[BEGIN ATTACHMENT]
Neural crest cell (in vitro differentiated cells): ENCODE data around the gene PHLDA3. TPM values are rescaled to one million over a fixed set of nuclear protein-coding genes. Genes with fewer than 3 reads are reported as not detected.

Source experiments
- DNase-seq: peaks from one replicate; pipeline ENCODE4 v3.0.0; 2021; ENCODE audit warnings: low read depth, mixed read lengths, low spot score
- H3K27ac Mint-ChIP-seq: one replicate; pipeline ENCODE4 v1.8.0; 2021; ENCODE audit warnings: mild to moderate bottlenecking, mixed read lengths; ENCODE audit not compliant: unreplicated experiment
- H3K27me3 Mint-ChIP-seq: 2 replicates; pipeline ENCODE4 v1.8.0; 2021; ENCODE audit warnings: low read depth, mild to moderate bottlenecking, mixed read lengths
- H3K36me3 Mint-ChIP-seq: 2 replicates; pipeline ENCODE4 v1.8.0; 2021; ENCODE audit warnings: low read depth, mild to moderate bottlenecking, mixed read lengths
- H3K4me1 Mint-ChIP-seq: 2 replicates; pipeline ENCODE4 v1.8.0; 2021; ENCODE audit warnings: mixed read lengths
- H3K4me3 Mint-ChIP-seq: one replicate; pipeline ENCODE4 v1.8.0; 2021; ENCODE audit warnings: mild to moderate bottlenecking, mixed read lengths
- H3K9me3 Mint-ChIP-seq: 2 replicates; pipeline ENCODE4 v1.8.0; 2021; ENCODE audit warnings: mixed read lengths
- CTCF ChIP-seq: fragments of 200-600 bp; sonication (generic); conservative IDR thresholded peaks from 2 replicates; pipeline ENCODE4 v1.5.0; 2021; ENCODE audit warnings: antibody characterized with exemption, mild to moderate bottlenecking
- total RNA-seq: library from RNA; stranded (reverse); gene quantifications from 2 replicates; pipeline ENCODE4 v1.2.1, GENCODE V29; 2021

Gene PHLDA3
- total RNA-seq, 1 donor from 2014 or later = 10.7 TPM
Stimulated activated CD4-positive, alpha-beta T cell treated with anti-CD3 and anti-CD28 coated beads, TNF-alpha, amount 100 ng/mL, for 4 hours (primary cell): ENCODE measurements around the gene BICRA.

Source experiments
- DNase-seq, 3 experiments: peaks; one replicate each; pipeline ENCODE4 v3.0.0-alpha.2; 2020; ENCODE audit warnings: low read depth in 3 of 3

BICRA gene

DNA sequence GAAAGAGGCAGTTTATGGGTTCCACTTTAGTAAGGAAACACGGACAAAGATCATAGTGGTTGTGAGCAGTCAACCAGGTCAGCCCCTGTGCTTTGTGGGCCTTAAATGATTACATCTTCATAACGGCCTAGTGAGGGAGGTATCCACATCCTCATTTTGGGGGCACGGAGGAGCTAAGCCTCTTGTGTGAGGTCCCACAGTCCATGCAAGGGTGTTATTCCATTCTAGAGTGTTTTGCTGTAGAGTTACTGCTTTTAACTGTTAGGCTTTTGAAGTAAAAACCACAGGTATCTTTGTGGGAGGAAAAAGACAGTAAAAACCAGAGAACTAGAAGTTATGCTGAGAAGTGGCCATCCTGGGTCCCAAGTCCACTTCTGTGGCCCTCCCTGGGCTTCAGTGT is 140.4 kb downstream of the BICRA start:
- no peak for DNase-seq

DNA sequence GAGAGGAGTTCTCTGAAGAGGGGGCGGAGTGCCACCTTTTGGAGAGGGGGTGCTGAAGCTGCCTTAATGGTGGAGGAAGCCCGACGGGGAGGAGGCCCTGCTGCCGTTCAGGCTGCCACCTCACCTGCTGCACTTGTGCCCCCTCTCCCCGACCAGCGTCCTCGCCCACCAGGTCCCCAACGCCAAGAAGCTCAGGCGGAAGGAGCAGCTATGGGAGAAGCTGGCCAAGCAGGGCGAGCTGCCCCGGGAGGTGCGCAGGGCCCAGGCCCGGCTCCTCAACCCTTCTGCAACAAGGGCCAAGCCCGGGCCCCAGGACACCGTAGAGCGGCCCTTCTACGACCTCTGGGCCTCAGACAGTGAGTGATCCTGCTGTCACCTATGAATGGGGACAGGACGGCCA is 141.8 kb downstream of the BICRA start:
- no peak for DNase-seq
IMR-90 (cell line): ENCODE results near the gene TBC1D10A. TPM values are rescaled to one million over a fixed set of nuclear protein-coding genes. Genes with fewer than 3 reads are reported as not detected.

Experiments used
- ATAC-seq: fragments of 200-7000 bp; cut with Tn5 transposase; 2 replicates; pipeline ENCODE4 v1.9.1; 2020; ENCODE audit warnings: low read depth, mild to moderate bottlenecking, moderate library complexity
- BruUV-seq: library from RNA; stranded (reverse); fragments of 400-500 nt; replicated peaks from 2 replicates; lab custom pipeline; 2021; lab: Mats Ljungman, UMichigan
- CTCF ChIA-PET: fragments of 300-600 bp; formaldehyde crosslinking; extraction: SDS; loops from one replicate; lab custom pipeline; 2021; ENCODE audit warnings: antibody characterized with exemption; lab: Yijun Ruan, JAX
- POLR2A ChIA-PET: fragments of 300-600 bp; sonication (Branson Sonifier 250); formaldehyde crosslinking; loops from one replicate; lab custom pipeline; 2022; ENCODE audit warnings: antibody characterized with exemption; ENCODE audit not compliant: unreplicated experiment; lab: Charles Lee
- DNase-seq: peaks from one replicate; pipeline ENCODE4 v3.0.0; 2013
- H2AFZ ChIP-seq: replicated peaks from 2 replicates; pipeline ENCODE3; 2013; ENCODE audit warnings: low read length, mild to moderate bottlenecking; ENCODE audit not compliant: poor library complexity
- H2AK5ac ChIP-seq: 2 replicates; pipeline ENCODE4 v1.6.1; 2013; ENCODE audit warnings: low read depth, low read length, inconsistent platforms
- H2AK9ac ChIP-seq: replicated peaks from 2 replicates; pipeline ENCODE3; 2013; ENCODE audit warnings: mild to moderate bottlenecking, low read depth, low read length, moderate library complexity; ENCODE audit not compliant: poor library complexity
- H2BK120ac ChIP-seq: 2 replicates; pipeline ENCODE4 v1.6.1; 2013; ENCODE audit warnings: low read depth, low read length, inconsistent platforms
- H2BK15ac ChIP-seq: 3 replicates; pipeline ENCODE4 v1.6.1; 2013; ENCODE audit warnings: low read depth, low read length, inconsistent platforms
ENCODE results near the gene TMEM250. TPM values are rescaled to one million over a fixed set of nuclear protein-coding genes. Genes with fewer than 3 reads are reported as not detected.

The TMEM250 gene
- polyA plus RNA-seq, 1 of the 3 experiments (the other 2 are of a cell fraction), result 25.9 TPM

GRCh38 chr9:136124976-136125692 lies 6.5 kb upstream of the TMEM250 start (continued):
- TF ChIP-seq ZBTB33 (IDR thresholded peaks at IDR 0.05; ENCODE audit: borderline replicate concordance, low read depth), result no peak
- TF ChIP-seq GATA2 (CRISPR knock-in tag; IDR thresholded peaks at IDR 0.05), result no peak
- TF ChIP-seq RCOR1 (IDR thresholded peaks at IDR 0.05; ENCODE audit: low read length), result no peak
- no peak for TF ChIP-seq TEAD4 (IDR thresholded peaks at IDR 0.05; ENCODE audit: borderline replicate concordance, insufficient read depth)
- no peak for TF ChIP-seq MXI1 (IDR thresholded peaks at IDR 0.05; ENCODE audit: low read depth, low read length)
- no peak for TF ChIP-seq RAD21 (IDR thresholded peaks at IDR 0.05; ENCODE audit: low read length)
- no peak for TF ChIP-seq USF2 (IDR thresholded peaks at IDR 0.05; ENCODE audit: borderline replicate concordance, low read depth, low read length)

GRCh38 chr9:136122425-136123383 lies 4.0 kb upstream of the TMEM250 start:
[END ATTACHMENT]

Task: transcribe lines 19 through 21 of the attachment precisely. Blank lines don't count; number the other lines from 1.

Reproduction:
- no peak for DNase-seq

DNA sequence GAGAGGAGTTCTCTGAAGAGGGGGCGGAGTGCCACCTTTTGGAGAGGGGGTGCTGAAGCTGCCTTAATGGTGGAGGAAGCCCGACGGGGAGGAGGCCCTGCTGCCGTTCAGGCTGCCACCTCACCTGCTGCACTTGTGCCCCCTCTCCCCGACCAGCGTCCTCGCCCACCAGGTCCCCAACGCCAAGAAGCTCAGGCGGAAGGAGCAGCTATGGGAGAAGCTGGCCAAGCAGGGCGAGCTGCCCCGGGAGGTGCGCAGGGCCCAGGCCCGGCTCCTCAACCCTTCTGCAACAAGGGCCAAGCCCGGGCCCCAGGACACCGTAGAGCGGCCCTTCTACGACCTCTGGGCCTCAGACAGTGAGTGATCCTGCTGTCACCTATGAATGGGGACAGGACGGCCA is 141.8 kb downstream of the BICRA start:
- no peak for DNase-seq